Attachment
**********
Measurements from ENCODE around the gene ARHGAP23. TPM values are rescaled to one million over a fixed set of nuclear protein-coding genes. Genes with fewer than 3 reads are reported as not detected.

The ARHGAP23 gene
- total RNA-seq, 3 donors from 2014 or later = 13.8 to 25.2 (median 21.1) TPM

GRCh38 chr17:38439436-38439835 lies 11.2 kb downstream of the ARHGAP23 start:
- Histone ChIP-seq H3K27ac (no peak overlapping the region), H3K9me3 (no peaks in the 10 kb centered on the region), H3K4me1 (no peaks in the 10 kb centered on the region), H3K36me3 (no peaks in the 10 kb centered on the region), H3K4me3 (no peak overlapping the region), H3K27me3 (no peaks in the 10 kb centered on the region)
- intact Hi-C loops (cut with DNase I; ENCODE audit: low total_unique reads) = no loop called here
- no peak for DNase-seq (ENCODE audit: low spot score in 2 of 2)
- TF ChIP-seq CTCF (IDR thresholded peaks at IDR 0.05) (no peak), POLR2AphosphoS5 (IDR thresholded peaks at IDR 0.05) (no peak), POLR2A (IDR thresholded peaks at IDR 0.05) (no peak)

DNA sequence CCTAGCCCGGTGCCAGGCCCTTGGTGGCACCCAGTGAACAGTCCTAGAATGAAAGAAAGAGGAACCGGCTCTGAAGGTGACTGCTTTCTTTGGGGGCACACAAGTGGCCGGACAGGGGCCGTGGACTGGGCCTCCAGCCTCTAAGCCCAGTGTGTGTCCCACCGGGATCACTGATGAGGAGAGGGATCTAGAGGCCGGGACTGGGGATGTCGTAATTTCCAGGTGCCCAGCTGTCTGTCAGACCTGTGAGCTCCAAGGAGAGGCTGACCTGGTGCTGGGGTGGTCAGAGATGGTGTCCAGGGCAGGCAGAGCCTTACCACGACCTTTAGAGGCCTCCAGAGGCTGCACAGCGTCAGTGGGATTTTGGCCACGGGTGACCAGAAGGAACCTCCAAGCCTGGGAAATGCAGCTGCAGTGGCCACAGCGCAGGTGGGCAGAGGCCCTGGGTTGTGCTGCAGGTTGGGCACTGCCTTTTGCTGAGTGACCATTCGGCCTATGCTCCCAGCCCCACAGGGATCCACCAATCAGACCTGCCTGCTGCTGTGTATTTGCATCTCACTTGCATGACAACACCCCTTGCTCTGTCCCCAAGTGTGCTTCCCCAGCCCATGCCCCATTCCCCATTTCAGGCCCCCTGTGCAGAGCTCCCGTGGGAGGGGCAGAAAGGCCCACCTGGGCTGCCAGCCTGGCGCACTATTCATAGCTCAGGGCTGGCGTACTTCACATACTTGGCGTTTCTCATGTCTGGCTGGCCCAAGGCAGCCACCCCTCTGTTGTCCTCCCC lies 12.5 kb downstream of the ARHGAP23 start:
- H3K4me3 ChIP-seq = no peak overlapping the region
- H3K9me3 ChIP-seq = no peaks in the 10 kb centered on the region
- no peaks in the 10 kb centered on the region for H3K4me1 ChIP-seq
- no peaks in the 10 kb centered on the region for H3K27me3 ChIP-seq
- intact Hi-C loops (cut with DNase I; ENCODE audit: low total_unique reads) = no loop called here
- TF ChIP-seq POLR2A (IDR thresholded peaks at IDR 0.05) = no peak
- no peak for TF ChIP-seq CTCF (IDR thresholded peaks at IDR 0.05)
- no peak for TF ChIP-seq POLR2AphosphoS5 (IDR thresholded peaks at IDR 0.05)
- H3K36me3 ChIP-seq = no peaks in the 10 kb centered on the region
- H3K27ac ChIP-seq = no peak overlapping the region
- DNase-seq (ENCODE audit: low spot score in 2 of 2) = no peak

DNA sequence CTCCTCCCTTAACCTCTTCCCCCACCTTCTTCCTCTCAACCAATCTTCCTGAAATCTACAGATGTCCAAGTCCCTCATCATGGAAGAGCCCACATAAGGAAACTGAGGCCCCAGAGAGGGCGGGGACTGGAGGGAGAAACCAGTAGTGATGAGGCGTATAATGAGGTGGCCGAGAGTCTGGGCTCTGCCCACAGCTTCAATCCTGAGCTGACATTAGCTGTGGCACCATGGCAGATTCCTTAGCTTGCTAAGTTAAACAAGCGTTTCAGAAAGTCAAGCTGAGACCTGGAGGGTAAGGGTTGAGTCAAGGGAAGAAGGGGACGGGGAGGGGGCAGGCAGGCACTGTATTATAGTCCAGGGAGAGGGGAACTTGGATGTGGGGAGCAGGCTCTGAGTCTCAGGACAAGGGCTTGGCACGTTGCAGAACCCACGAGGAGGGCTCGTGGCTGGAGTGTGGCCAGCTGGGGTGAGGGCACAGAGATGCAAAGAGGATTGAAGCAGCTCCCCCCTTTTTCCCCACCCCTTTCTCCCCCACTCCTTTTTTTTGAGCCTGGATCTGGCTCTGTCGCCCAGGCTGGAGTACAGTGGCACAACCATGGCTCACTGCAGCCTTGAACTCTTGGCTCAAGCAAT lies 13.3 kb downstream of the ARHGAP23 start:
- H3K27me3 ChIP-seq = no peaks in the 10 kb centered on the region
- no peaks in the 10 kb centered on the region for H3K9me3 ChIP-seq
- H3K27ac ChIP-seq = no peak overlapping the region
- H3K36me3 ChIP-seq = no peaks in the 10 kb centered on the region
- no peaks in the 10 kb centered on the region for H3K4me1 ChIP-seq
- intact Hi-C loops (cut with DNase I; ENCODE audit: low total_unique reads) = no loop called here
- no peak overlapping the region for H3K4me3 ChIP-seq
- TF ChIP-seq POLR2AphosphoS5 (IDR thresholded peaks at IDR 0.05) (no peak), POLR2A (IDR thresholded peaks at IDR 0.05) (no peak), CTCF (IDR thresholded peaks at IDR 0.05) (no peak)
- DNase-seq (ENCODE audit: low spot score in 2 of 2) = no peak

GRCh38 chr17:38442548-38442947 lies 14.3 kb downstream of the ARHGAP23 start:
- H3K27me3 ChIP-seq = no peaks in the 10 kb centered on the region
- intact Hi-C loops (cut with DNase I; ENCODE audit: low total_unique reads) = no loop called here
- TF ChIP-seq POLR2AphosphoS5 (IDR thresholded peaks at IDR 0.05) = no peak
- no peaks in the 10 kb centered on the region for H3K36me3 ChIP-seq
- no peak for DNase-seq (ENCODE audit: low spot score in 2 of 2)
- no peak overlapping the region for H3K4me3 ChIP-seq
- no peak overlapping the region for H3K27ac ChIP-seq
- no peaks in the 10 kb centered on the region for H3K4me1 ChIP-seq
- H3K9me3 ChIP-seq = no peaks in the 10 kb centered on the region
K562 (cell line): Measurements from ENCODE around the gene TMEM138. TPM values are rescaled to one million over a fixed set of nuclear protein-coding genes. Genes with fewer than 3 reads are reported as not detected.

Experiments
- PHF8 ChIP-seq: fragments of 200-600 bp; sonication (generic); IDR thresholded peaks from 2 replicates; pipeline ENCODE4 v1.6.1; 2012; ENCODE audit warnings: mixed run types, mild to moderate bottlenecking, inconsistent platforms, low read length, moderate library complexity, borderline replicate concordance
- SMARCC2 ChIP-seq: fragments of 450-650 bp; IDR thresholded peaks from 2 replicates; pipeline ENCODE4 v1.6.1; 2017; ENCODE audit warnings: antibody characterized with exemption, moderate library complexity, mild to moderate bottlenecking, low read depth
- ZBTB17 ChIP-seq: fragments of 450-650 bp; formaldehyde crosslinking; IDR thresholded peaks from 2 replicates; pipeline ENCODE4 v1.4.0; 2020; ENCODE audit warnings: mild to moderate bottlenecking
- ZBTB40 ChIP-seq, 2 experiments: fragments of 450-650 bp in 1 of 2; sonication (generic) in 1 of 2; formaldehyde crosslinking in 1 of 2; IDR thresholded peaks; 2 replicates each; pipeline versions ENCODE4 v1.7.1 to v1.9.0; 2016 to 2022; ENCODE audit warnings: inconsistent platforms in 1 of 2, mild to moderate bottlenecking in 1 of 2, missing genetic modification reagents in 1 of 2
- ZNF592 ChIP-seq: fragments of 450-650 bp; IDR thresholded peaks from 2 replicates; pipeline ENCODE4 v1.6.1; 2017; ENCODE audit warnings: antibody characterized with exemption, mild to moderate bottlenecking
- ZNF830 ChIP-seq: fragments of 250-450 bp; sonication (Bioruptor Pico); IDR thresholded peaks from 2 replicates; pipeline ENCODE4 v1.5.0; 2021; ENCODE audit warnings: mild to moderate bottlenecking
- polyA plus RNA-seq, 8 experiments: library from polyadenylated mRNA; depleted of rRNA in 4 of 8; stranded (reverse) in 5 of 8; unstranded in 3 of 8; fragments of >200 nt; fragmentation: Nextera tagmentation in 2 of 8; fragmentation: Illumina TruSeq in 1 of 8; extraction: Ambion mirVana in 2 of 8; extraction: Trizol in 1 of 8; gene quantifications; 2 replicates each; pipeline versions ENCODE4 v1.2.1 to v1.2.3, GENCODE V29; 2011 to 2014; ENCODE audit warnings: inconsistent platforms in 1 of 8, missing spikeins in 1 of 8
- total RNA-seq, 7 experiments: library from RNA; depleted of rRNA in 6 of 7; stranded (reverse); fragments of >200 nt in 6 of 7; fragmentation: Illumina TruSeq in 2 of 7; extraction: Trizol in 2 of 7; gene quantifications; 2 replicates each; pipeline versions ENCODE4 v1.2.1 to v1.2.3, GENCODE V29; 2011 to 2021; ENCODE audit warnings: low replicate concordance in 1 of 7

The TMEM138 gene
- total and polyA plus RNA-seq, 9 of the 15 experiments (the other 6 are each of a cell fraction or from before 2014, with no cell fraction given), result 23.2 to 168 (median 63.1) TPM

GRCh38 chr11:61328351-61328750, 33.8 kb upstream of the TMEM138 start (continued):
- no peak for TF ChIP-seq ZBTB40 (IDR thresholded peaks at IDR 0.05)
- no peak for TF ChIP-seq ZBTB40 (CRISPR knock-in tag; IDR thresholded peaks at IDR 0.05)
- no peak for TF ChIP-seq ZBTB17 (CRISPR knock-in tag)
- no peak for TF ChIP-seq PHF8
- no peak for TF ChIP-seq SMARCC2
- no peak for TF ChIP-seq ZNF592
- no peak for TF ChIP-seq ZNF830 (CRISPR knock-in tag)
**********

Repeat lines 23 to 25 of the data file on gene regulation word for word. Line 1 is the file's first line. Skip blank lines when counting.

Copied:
- no peaks in the 10 kb centered on the region for H3K9me3 ChIP-seq
- H3K27ac ChIP-seq = no peak overlapping the region
- H3K36me3 ChIP-seq = no peaks in the 10 kb centered on the region